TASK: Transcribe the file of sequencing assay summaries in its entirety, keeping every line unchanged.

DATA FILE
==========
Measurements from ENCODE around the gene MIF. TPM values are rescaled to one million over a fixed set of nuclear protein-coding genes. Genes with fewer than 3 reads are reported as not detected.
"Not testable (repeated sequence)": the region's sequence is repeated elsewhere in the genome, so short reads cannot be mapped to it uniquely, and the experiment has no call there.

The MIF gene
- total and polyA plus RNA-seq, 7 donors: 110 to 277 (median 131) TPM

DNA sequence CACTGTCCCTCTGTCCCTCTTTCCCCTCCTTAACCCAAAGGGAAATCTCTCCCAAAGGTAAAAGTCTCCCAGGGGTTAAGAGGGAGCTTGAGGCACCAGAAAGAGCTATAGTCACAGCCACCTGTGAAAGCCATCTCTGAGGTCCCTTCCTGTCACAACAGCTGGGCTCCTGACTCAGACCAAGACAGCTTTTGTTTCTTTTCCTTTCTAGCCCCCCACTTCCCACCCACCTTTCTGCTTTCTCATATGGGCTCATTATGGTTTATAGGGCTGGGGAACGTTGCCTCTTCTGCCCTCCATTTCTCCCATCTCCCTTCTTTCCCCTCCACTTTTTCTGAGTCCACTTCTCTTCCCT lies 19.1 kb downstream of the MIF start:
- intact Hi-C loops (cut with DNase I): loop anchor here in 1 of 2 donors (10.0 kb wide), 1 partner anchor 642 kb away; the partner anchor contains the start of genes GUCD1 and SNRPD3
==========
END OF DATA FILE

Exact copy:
Measurements from ENCODE around the gene MIF. TPM values are rescaled to one million over a fixed set of nuclear protein-coding genes. Genes with fewer than 3 reads are reported as not detected.
"Not testable (repeated sequence)": the region's sequence is repeated elsewhere in the genome, so short reads cannot be mapped to it uniquely, and the experiment has no call there.

The MIF gene
- total and polyA plus RNA-seq, 7 donors: 110 to 277 (median 131) TPM

DNA sequence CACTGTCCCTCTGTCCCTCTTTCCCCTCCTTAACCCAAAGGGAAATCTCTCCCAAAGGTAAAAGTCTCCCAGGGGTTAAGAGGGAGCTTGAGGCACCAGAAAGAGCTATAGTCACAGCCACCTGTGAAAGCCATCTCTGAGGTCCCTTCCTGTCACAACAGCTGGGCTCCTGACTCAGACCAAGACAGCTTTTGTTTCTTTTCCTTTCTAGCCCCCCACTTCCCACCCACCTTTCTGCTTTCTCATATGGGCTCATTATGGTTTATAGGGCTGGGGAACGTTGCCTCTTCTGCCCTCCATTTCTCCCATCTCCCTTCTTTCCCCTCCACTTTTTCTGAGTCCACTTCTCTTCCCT lies 19.1 kb downstream of the MIF start:
- intact Hi-C loops (cut with DNase I): loop anchor here in 1 of 2 donors (10.0 kb wide), 1 partner anchor 642 kb away; the partner anchor contains the start of genes GUCD1 and SNRPD3